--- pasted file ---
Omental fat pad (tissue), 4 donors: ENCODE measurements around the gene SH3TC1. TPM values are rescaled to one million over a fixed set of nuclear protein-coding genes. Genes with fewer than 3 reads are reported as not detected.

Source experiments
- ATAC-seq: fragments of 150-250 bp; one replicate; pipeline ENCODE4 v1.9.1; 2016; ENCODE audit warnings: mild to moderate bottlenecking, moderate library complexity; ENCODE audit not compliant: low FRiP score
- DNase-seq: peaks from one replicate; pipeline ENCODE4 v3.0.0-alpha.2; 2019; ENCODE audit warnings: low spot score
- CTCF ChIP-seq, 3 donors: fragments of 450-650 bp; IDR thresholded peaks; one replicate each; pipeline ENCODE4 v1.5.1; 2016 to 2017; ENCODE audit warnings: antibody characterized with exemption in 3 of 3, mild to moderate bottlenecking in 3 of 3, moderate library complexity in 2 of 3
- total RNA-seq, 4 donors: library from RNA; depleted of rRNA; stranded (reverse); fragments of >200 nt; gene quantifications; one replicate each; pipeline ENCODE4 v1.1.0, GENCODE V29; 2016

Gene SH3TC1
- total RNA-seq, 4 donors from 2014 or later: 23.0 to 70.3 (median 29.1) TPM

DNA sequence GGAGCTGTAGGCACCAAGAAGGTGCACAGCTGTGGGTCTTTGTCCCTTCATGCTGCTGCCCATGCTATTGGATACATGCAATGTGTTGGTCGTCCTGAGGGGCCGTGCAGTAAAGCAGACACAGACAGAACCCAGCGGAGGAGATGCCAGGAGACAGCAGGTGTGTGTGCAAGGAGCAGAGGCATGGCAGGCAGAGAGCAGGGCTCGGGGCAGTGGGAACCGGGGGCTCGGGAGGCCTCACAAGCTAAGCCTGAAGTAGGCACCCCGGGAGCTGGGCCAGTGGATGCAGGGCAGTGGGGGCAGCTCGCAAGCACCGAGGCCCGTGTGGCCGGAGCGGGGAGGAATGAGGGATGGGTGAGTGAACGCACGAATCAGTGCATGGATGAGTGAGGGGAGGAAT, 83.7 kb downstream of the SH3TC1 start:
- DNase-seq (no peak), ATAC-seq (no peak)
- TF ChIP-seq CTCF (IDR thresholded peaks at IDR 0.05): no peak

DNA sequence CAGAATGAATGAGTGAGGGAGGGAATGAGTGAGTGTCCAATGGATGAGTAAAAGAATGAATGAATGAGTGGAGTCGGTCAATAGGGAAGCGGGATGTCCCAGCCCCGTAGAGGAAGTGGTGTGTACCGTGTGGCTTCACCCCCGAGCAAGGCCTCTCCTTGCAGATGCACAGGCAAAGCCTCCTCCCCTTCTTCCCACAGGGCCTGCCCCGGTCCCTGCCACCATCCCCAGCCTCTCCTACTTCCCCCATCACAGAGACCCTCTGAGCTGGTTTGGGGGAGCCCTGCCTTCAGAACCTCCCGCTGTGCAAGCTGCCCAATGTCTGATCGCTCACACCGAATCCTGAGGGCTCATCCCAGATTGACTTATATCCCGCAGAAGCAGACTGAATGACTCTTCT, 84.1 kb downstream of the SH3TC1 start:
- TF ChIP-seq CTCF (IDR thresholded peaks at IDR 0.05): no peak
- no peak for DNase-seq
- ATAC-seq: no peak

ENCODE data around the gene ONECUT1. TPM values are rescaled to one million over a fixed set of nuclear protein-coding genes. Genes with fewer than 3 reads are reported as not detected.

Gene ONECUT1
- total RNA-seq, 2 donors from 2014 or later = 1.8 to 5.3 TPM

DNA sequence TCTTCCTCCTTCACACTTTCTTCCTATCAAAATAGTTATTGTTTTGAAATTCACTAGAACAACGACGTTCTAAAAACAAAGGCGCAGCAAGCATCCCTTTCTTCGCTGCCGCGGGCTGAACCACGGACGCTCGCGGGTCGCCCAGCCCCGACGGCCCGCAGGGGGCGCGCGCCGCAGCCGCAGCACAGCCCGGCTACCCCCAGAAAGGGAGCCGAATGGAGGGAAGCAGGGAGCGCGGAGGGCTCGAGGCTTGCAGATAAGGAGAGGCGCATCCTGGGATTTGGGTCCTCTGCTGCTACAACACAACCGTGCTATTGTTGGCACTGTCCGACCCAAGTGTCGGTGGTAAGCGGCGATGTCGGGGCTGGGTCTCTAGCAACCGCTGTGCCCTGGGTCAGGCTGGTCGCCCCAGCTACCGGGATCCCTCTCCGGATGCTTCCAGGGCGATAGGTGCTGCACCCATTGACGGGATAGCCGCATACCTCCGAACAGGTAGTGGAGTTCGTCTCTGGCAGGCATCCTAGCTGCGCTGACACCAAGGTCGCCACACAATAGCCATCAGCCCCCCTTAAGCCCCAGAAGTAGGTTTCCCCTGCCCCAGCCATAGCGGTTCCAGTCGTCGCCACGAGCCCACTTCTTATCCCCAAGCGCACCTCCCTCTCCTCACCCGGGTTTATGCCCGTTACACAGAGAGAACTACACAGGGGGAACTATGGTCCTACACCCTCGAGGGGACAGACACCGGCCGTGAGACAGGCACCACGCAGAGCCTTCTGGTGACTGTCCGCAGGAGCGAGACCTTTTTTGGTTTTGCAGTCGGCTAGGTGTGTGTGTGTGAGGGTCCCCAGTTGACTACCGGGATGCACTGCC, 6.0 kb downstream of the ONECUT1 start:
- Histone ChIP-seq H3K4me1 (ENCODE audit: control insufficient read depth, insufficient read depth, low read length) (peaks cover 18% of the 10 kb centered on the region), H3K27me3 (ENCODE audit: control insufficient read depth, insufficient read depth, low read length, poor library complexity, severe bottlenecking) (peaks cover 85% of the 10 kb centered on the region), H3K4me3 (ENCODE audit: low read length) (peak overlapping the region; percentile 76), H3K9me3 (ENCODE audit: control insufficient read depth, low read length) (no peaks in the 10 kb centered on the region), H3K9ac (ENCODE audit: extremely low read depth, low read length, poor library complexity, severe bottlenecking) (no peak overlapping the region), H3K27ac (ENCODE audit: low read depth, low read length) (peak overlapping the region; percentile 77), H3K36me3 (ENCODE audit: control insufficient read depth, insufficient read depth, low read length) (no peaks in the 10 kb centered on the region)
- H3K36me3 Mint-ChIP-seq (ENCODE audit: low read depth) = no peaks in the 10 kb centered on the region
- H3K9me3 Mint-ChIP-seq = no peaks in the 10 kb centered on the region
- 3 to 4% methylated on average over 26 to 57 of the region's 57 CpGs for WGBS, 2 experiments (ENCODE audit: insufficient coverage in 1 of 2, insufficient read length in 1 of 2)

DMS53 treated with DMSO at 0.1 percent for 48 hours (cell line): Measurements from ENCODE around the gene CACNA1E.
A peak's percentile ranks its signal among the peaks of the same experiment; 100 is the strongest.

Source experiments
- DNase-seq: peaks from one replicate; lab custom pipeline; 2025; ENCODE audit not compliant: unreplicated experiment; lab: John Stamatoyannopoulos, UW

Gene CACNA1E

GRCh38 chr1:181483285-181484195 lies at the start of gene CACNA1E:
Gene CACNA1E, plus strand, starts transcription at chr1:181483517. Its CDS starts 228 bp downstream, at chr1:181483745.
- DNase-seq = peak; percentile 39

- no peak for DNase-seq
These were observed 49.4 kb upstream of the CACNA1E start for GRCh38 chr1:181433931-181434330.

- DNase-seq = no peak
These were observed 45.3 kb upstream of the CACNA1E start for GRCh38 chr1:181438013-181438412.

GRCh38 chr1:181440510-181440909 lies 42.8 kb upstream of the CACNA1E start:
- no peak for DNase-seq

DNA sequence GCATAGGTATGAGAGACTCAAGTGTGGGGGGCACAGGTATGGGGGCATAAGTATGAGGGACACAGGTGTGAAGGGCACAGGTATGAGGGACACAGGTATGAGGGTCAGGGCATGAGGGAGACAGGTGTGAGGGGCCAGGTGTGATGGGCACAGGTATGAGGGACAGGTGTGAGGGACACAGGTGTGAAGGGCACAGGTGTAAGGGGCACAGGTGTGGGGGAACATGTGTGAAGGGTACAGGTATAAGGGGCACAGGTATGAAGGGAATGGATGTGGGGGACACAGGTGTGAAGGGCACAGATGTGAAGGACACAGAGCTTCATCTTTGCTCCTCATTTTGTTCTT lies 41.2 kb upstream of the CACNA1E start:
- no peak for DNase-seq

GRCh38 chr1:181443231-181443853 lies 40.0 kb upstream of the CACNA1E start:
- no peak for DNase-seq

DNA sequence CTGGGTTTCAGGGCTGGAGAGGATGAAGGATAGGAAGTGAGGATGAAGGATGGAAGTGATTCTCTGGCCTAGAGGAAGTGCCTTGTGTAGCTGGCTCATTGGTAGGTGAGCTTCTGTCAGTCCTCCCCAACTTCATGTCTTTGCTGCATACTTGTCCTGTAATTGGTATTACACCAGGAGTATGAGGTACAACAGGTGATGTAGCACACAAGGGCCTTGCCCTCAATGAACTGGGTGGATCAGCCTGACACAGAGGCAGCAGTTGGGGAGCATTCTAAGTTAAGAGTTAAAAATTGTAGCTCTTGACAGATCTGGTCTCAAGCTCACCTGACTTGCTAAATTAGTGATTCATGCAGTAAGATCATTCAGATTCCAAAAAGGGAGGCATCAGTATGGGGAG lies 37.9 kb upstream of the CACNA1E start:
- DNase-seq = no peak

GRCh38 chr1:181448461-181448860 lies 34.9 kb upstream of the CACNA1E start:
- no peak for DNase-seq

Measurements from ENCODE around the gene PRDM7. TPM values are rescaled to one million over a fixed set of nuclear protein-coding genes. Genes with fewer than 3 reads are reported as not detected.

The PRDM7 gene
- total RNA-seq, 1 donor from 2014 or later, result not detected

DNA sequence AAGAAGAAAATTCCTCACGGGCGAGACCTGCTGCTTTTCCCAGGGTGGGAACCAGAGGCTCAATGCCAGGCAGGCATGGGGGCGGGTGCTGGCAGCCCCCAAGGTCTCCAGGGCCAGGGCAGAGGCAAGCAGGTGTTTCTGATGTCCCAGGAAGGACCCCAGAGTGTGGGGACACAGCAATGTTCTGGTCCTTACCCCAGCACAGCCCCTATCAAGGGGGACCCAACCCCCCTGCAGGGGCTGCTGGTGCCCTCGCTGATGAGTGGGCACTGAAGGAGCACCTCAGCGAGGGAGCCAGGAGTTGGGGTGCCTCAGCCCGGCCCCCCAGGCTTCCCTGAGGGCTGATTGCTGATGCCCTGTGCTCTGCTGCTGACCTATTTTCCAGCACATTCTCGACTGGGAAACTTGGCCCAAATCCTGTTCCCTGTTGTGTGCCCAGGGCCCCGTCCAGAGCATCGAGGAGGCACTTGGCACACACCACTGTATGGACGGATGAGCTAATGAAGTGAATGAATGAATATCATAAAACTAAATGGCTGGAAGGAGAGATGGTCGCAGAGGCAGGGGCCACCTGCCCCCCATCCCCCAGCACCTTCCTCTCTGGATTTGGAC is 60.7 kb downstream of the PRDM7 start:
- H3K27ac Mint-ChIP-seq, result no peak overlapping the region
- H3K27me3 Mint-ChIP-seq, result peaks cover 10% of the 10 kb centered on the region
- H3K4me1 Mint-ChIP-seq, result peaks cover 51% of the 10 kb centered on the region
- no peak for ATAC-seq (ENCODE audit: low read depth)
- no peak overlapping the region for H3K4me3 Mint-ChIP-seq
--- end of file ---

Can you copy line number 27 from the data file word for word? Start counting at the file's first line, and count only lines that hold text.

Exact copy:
- DNase-seq: peaks from one replicate; lab custom pipeline; 2025; ENCODE audit not compliant: unreplicated experiment; lab: John Stamatoyannopoulos, UW